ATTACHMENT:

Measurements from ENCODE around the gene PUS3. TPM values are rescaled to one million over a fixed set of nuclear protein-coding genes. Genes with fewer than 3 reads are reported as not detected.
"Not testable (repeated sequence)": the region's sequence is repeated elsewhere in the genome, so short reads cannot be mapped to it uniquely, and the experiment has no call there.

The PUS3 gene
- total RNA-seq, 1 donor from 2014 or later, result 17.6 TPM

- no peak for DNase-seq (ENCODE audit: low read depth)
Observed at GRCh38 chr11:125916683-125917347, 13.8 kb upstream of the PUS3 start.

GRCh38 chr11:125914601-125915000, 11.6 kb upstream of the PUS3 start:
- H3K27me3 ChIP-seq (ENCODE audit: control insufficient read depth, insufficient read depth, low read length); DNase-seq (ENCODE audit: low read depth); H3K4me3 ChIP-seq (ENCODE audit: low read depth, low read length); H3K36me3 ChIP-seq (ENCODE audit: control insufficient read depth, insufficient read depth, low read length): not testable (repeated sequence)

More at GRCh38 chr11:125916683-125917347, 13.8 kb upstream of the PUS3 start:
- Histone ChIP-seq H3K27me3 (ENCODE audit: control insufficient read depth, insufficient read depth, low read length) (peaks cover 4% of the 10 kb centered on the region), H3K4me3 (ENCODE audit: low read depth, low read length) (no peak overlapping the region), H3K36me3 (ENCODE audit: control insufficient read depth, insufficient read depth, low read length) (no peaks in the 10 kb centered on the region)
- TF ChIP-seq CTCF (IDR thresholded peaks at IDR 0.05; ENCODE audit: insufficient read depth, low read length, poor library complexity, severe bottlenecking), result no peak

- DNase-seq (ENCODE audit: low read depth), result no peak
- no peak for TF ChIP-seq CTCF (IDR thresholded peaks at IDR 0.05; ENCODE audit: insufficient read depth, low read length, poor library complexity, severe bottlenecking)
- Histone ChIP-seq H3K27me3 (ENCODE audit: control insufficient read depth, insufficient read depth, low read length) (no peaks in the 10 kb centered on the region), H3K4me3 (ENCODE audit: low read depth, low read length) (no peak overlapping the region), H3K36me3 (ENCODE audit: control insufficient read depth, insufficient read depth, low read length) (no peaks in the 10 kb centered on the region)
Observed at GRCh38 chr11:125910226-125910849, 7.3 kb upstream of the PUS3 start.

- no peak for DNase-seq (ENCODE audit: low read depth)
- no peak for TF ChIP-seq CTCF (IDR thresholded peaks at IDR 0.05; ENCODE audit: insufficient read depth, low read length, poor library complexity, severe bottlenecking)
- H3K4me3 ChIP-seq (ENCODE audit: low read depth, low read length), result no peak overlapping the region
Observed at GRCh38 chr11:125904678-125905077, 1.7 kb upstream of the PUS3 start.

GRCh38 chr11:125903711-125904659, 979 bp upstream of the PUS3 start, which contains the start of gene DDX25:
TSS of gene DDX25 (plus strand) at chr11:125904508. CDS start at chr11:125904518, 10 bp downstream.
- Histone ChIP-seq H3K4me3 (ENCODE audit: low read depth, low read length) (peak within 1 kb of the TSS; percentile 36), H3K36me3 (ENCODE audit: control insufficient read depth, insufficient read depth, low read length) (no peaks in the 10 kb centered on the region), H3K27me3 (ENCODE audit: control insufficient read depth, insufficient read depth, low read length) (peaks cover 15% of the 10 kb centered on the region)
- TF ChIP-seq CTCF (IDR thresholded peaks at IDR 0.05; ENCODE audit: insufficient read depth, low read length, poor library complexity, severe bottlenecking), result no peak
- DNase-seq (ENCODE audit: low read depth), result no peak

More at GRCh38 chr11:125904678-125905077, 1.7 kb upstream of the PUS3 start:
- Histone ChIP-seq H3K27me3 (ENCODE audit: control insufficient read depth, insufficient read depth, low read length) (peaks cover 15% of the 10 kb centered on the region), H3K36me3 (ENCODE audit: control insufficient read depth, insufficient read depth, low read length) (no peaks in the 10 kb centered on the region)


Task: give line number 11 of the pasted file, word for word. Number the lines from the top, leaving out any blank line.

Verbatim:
- TF ChIP-seq CTCF (IDR thresholded peaks at IDR 0.05; ENCODE audit: insufficient read depth, low read length, poor library complexity, severe bottlenecking), result no peak